So, besides exposing these properties, all the control really does is override the onPreRender event and inject some Javascript into the page. Lines 75 to 79 in Listing 3 inject the link to the embedded Javascript file, which appears in the page source as something like this:

<script src="/WebResource.axd?d=j246orv_38DeKtGbza6y6A2&amp;t=633439907968639849" type="text/javascript"></script>

Next it dynamically generates a script to create a new instance of the virtual form object, passing in the clientid of the VirtualForm Server control and the clientid of the button we want it to use, and register this as a startup script on the page.

Listing 3

    1 using System;

    2 using System.Collections.Generic;

    3 using System.ComponentModel;

    4 using System.Text;

    5 using System.Web;

    6 using System.Web.UI;

    7 using System.Web.UI.WebControls;


    9 // Script Resources

   10 [assembly: WebResource("WilliaBlog.Net.Examples.VirtualForm_Debug.js", "text/javascript")]

   11 [assembly: WebResource("WilliaBlog.Net.Examples.VirtualForm_min.js", "text/javascript")]


   13 namespace WilliaBlog.Net.Examples

   14 {


   16     [ToolboxData("<{0}:VirtualForm runat=server></{0}:VirtualForm>")]

   17     public class VirtualForm : System.Web.UI.WebControls.Panel

   18     {

   19         [Bindable(true), DefaultValue("")]

   20         public string SubmitButtonId

   21         {

   22             get

   23             {

   24                 string s = (string)ViewState["SubmitButtonId"];

   25                 if (s == null)

   26                 {

   27                     return string.Empty;

   28                 }

   29                 else

   30                 {

   31                     return s;

   32                 }

   33             }

   34             set { ViewState["SubmitButtonId"] = value; }

   35         }


   37         [DefaultValue(false)]

   38         public bool UseDebug

   39         {

   40             get

   41             {

   42                 string s = (string)ViewState["UseDebug"];

   43                 if (string.IsNullOrEmpty(s))

   44                 {

   45                     return false;

   46                 }

   47                 else

   48                 {

   49                     return s.ToLower() == "true";

   50                 }

   51             }

   52             set { ViewState["UseDebug"] = value; }

   53         }


   55         public VirtualForm() : base() { }


   57         protected override void OnPreRender(System.EventArgs e)

   58         {

   59             if (!string.IsNullOrEmpty(this.SubmitButtonId))

   60             {

   61                 Control theButton = this.FindControl(this.SubmitButtonId);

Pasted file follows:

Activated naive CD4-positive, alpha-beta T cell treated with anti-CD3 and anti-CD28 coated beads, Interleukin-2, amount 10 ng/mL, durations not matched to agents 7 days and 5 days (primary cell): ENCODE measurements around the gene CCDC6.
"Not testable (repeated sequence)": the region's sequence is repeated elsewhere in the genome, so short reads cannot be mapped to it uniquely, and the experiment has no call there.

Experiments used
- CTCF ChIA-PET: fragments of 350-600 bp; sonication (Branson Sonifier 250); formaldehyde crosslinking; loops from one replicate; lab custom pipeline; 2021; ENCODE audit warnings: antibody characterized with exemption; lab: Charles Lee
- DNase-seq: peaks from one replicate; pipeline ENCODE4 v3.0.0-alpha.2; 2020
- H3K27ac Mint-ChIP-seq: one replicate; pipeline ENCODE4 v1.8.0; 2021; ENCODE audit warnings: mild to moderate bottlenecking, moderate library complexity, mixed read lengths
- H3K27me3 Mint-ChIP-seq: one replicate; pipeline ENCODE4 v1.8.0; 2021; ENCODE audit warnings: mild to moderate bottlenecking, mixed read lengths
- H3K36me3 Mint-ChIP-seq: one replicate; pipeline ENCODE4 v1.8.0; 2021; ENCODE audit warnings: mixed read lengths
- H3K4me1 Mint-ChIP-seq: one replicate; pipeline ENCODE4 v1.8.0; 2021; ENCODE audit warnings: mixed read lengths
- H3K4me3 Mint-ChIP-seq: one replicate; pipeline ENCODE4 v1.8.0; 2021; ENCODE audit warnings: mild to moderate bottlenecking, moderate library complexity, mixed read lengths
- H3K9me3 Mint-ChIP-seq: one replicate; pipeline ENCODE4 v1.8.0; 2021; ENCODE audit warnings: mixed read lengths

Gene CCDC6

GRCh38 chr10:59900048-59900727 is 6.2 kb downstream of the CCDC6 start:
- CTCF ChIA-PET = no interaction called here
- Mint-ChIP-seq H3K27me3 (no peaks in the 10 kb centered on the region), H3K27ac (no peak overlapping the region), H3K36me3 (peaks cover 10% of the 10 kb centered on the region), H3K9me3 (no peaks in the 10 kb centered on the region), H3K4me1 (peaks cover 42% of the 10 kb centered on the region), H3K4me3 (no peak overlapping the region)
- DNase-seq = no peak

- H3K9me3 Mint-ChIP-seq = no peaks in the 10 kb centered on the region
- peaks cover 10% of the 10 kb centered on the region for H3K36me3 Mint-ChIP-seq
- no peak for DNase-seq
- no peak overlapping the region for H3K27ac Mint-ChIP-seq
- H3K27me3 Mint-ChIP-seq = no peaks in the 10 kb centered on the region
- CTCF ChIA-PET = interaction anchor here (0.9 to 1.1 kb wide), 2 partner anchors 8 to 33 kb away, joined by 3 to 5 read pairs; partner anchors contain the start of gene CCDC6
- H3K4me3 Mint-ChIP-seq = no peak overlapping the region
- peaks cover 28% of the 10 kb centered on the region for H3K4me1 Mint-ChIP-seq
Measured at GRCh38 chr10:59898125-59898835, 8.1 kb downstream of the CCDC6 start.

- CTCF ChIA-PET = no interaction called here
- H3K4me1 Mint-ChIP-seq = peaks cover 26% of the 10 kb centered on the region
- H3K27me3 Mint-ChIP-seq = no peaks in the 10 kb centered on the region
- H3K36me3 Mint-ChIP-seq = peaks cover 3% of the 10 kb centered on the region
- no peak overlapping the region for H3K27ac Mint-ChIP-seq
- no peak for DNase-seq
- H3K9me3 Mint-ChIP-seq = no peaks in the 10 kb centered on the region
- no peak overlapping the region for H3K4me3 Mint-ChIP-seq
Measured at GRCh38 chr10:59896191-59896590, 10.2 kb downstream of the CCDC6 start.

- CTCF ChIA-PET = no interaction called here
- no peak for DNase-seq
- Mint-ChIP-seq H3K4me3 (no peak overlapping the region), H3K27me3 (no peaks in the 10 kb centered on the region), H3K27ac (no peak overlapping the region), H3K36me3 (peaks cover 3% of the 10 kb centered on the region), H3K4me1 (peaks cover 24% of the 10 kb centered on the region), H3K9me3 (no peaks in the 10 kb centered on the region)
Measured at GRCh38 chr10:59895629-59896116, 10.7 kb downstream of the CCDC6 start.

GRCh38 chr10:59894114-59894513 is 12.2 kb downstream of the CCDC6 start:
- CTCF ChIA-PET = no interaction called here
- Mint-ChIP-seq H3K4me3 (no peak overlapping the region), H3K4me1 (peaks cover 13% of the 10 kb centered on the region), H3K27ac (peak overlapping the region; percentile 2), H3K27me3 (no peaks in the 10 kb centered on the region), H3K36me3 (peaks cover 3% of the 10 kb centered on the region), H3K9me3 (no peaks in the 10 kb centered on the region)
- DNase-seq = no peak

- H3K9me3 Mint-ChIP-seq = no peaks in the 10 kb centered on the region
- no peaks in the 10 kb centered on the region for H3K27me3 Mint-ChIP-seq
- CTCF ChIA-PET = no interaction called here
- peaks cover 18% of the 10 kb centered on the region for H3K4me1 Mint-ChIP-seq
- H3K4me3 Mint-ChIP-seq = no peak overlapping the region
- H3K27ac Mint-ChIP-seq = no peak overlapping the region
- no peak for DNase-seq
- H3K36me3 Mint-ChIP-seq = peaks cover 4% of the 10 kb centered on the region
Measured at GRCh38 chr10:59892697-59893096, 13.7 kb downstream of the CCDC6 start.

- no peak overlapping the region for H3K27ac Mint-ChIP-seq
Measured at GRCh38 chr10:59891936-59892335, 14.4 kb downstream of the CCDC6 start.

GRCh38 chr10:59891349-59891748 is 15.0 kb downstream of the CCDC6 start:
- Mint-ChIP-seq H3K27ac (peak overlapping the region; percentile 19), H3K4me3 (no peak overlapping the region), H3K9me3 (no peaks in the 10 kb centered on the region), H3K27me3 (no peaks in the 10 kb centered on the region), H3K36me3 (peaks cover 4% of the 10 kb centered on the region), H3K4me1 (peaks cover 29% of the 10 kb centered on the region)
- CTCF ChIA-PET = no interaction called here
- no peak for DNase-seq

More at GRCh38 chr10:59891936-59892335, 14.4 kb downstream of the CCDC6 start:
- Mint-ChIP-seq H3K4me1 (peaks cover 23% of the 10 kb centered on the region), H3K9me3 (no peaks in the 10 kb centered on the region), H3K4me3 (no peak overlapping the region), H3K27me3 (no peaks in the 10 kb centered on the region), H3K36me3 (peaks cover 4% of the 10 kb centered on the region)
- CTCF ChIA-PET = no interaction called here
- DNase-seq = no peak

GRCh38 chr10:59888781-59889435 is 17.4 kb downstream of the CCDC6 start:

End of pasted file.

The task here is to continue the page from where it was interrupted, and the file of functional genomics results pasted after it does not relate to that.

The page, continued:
62                 if ((theButton != null))

   63                 {

   64                     string resourceName;

   65                     if (this.UseDebug)

   66                     {

   67                         resourceName = "WilliaBlog.Net.Examples.VirtualForm_Debug.js";

   68                     }

   69                     else

   70                     {

   71                         resourceName = "WilliaBlog.Net.Examples.VirtualForm_min.js";

   72                     }


   74                     ClientScriptManager cs = this.Page.ClientScript;


   76                     string scriptLocation = cs.GetWebResourceUrl(this.GetType(), resourceName);

   77                     if (!cs.IsClientScriptIncludeRegistered("VirtualFormScript"))

   78                     {

   79                         cs.RegisterClientScriptInclude("VirtualFormScript", scriptLocation);

   80                     }


   82                     // New script checks for "Sys" Object, if found events will be rewired after updatepanel refresh.

   83                     StringBuilder sbScript = new StringBuilder(333);

   84                     sbScript.AppendFormat("<script type=\"text/javascript\">{0}", Environment.NewLine);

   85                     sbScript.AppendFormat("    // Ensure postback works after update panel returns{0}", Environment.NewLine);

   86                     sbScript.AppendFormat("    function ResetEventsForMoreInfoForm() {{{0}", Environment.NewLine);

   87                     sbScript.AppendFormat("        var vf_{0} = new WilliaBlog.Net.Examples.VirtualForm(document.getElementById('{0}'),'{1}');{2}", this.ClientID, theButton.ClientID, Environment.NewLine);

   88                     sbScript.AppendFormat("    }}{0}", Environment.NewLine);

   89                     sbScript.AppendFormat("    if (typeof(Sys) !== \"undefined\"){{{0}", Environment.NewLine);

   90                     sbScript.AppendFormat("        Sys.WebForms.PageRequestManager.getInstance().add_endRequest(ResetEventsForMoreInfoForm);{0}", Environment.NewLine);

   91                     sbScript.AppendFormat("    }}{0}", Environment.NewLine);